Protein energy malnutrition

The two classic types of protein-energy malnutrition (PEM) often seen in developing countries are marasmus and kwashiorkor. Marasmus and kwashiorkor can occur separately or in combination as marasmic kwashiorkor. Marasmus is characterized by a state of chronic deprivation of energy intake to maintain body weight. This is a gradual process that passes through stages of underweight then mild, moderate and severe cachexia. Severe marasmus occurs with extreme weight loss and cachexia, when virtually all available body fat stores have been exhausted due to starvation. In developed countries, chronic illnesses such as cancer, chronic pulmonary disease, and anorexia nervosa are conditions most likely to cause marasmus. The diagnosis is based on severe fat and muscle wastage resulting from prolonged calorie deficiency. These conditions are compared in Table 2.1, and criteria used by the authors for diagnosing them are listed in Table 2.2.

In contrast to marasmus, kwashiorkor is a condition that has been assumed to occur when carbohydrates are the main source of energy and protein is relatively absent from the diet for a long period of time. However, in developed countries the manifestations of acute and chronic illnesses and of kwashiorkor (e.g., hypoalbuminemia) have led to debate over whether true kwashiorkor exists [1]. Kwashiorkor is thought to occur mainly in connection with acute, life-threatening illnesses such as trauma and sepsis, and chronic illnesses

Table 2.1

Comparison of Marasmus and Kwashiorkor



Clinical setting ^ Energy intake

Time course to Months or years develop

Clinical features Starved appearance

Weight < 80% standard for height

Triceps skinfold < 3 mm Midarm muscle circumference < 15 cm Laboratory Creatinine-height index findings < 60% standard

Clinical course Reasonably preserved responsiveness to short-term stress

Mortality Low unless related to underlying disease

I Protein intake during stress state


Well-nourished appearance Easy hair pluckability Edema

Serum albumin < 2.8g/dl Total iron binding capacity < 200 |xg/dl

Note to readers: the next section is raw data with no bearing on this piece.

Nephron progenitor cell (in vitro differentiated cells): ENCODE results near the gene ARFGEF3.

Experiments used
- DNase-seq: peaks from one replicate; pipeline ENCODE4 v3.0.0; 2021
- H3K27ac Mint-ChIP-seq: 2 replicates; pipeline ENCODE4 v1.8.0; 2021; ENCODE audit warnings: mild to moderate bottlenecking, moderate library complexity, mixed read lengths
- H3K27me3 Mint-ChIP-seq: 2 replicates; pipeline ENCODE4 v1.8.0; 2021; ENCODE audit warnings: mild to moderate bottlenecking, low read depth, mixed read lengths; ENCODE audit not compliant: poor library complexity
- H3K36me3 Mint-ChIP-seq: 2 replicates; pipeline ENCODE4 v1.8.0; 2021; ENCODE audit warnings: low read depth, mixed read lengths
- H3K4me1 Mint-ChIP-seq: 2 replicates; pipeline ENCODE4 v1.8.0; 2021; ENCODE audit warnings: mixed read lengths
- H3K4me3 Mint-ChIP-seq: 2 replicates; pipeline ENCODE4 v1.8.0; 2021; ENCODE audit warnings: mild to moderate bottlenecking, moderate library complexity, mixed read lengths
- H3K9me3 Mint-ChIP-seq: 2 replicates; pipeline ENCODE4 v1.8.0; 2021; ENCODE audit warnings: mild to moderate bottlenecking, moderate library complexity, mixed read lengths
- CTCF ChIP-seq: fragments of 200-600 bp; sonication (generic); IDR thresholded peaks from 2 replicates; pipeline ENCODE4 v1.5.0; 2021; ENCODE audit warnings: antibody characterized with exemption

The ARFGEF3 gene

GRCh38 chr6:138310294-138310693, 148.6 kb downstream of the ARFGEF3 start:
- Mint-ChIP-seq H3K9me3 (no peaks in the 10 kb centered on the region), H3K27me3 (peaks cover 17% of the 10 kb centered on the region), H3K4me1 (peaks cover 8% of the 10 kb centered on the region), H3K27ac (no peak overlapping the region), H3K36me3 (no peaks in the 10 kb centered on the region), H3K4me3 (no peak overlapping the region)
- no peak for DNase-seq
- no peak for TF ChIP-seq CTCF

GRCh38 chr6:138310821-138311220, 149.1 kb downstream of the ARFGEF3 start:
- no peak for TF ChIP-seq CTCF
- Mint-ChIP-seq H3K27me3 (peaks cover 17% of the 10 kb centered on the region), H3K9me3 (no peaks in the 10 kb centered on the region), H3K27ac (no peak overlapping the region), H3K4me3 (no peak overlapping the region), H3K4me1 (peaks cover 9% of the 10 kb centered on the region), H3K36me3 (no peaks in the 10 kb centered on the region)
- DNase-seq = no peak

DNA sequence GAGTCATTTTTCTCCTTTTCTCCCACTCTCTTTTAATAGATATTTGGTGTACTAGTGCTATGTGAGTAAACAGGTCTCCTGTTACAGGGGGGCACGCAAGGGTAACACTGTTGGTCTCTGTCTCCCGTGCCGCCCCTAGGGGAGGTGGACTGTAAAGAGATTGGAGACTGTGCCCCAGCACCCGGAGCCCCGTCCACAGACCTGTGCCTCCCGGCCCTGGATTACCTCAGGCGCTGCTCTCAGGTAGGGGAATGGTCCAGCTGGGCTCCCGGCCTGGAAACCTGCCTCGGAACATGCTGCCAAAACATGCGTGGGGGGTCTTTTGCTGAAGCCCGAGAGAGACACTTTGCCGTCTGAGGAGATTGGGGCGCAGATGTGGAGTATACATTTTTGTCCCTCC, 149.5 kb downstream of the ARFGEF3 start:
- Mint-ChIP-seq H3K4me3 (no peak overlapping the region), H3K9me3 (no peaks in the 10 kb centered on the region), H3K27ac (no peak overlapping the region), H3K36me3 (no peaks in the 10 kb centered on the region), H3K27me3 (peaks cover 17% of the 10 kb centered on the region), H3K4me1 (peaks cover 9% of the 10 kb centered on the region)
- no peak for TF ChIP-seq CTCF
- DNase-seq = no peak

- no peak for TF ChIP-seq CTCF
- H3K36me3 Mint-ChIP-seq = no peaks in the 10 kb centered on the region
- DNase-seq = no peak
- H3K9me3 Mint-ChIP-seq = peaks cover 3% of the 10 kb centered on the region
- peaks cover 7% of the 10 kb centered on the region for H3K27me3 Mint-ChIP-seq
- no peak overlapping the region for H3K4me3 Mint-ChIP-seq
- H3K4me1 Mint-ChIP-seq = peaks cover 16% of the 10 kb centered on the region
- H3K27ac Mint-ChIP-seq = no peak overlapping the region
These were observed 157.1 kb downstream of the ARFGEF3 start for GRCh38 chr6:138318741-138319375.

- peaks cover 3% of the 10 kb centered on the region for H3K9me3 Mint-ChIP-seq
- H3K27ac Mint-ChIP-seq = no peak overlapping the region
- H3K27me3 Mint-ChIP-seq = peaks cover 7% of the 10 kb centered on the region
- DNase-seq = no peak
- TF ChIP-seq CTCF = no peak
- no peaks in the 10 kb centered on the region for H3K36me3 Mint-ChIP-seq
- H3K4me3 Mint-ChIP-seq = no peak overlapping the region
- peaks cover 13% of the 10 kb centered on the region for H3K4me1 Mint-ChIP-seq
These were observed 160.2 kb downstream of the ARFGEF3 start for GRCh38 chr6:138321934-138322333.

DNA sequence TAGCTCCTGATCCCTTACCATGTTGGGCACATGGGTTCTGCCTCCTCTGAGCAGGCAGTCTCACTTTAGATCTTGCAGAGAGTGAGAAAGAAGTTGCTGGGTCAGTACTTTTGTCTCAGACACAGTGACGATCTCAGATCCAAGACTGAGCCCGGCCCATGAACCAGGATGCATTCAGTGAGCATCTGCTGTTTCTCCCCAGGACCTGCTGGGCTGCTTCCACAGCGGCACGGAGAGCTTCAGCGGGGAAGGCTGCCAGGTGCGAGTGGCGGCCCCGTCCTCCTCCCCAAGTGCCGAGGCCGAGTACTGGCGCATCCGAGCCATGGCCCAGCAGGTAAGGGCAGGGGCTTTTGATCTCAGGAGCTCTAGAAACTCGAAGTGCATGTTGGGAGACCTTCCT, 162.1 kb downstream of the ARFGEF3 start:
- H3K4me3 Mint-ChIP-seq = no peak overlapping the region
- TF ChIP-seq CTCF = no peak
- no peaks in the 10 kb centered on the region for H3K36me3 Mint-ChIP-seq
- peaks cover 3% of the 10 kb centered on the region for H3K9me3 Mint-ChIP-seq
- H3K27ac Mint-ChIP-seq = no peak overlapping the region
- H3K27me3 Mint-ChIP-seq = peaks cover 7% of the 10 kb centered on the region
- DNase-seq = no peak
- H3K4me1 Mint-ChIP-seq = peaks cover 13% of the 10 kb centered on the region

Lymphocytes < 1, 500/mm3



Poor wound healing, decubitus ulcers, skin breakdown High

From Heimburger DC, Ard JD. Handbook of Clinical Nutrition 4th edn. St Louis: Mosby Elsevier, 2006, with permission.

that involve an acute-phase inflammatory response. The physiologic stress produced by these illnesses is thought to increase the protein and energy requirements at a time when intake is often limited. Although the etiologic mechanisms are not clear, the fact that the adaptive response of protein sparing normally seen in starvation is blocked by the stress state and by carbohydrate infusion may be important factors. It has been argued that this stress state of malnutrition differs enough from kwashiorkor seen in developing countries and that it should be given a different label such as "stressed-induced hypoalbu-minemia" [2]. However, these two conditions are substantially similar in physiology, clinical findings, and prognosis. When clinical findings such as poor skin integrity, poor wound healing, edema unexplained by other conditions, and easy hair pluckability are noted in addition to hypoalbuminemia, it is difficult not to label the conditions as kwashiorkor. Furthermore, the long-term stress-induced condition does

Table 2.2

Minimum Criteria for the Diagnosis of Marasmus and Kwashiorkor

Marasmus Kwashiorkor*

Triceps skinfold < 3 mm Serum albumin < 2.8g/dl

Mid-arm muscle circumference < 15 cm

At least one of the following:

• Poor wound healing, decubitus ulcers, or skin breakdown

• Easy hair pluckabilityf

* The findings used to diagnose kwashiorkor must be unexplained by other causes ^ Tested by firmly pulling a lock of hair from the top (not the sides or back), grasping with the thumb and forefinger. An average of three or more hairs removed easily and painlessly is considered abnormal hair pluckability From Heimburger DC, Ard JD. Handbook of Clinical Nutrition 4th edn. St Louis: Mosby Elsevier, 2006, with permission.

not reflect a state of malnutrition, but rather the body's physiologic response to injury and infection.

The prognosis of adult patients with full-blown kwashiorkor is not good, even with aggressive nutritional support. Surgical wounds often dehisce, pressure sores develop, gastroparesis and diarrhea can occur with enteral feeding, the risk of gastrointestinal bleeding from stress ulcers is increased, host defenses are compromised, and death from overwhelming infection may occur despite antibiotic therapy. Unlike treatment in marasmus, aggressive nutritional support is indicated to restore better metabolic balance rapidly. Marasmic kwashiorkor, the combined form of PEM, develops when the cachectic or marasmic patient is subjected to an acute stress such as surgery, trauma, or sepsis, superimposing kwashiorkor onto chronic starvation. An extremely serious, life-threatening situation can occur because of the high risk of infection and other complications.

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